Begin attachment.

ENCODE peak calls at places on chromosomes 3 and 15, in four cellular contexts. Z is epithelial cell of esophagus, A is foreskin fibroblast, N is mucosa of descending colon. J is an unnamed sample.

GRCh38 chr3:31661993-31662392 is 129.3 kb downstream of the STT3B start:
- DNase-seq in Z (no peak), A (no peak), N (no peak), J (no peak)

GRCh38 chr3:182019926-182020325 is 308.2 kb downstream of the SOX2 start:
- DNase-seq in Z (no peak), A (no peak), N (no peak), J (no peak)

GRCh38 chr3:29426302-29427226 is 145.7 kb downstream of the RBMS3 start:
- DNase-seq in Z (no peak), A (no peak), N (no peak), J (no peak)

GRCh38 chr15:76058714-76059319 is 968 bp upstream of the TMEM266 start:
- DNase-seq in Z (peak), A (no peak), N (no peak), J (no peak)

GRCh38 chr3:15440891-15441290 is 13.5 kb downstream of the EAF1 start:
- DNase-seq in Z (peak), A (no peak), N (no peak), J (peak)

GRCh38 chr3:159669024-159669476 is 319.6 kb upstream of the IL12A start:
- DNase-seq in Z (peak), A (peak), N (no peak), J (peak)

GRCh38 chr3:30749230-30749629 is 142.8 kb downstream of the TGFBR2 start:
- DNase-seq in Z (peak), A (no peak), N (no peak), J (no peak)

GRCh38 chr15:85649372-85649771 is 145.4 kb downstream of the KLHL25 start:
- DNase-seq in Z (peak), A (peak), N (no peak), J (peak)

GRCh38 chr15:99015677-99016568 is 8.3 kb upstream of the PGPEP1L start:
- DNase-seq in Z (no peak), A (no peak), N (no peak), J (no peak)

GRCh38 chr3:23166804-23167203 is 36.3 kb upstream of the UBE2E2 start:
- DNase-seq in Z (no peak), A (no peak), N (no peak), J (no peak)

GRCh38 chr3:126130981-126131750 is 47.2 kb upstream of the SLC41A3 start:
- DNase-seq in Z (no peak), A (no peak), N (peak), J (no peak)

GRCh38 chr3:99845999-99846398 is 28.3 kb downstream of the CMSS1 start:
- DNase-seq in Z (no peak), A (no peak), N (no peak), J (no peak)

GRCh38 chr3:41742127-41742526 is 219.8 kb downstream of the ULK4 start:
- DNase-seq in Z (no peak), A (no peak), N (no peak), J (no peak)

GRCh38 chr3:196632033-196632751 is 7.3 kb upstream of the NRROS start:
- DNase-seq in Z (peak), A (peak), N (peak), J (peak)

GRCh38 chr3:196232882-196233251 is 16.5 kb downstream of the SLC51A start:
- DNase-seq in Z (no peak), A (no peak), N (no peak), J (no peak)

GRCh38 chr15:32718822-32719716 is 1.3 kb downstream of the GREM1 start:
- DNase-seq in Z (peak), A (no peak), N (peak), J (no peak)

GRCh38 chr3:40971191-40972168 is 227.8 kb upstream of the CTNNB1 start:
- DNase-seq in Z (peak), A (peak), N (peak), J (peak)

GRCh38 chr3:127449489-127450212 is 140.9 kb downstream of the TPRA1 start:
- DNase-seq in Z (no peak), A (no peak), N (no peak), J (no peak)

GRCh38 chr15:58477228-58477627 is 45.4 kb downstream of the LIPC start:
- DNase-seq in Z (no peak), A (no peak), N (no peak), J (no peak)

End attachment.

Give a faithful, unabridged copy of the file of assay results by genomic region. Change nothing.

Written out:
ENCODE peak calls at places on chromosomes 3 and 15, in four cellular contexts. Z is epithelial cell of esophagus, A is foreskin fibroblast, N is mucosa of descending colon. J is an unnamed sample.

GRCh38 chr3:31661993-31662392 is 129.3 kb downstream of the STT3B start:
- DNase-seq in Z (no peak), A (no peak), N (no peak), J (no peak)

GRCh38 chr3:182019926-182020325 is 308.2 kb downstream of the SOX2 start:
- DNase-seq in Z (no peak), A (no peak), N (no peak), J (no peak)

GRCh38 chr3:29426302-29427226 is 145.7 kb downstream of the RBMS3 start:
- DNase-seq in Z (no peak), A (no peak), N (no peak), J (no peak)

GRCh38 chr15:76058714-76059319 is 968 bp upstream of the TMEM266 start:
- DNase-seq in Z (peak), A (no peak), N (no peak), J (no peak)

GRCh38 chr3:15440891-15441290 is 13.5 kb downstream of the EAF1 start:
- DNase-seq in Z (peak), A (no peak), N (no peak), J (peak)

GRCh38 chr3:159669024-159669476 is 319.6 kb upstream of the IL12A start:
- DNase-seq in Z (peak), A (peak), N (no peak), J (peak)

GRCh38 chr3:30749230-30749629 is 142.8 kb downstream of the TGFBR2 start:
- DNase-seq in Z (peak), A (no peak), N (no peak), J (no peak)

GRCh38 chr15:85649372-85649771 is 145.4 kb downstream of the KLHL25 start:
- DNase-seq in Z (peak), A (peak), N (no peak), J (peak)

GRCh38 chr15:99015677-99016568 is 8.3 kb upstream of the PGPEP1L start:
- DNase-seq in Z (no peak), A (no peak), N (no peak), J (no peak)

GRCh38 chr3:23166804-23167203 is 36.3 kb upstream of the UBE2E2 start:
- DNase-seq in Z (no peak), A (no peak), N (no peak), J (no peak)

GRCh38 chr3:126130981-126131750 is 47.2 kb upstream of the SLC41A3 start:
- DNase-seq in Z (no peak), A (no peak), N (peak), J (no peak)

GRCh38 chr3:99845999-99846398 is 28.3 kb downstream of the CMSS1 start:
- DNase-seq in Z (no peak), A (no peak), N (no peak), J (no peak)

GRCh38 chr3:41742127-41742526 is 219.8 kb downstream of the ULK4 start:
- DNase-seq in Z (no peak), A (no peak), N (no peak), J (no peak)

GRCh38 chr3:196632033-196632751 is 7.3 kb upstream of the NRROS start:
- DNase-seq in Z (peak), A (peak), N (peak), J (peak)

GRCh38 chr3:196232882-196233251 is 16.5 kb downstream of the SLC51A start:
- DNase-seq in Z (no peak), A (no peak), N (no peak), J (no peak)

GRCh38 chr15:32718822-32719716 is 1.3 kb downstream of the GREM1 start:
- DNase-seq in Z (peak), A (no peak), N (peak), J (no peak)

GRCh38 chr3:40971191-40972168 is 227.8 kb upstream of the CTNNB1 start:
- DNase-seq in Z (peak), A (peak), N (peak), J (peak)

GRCh38 chr3:127449489-127450212 is 140.9 kb downstream of the TPRA1 start:
- DNase-seq in Z (no peak), A (no peak), N (no peak), J (no peak)

GRCh38 chr15:58477228-58477627 is 45.4 kb downstream of the LIPC start:
- DNase-seq in Z (no peak), A (no peak), N (no peak), J (no peak)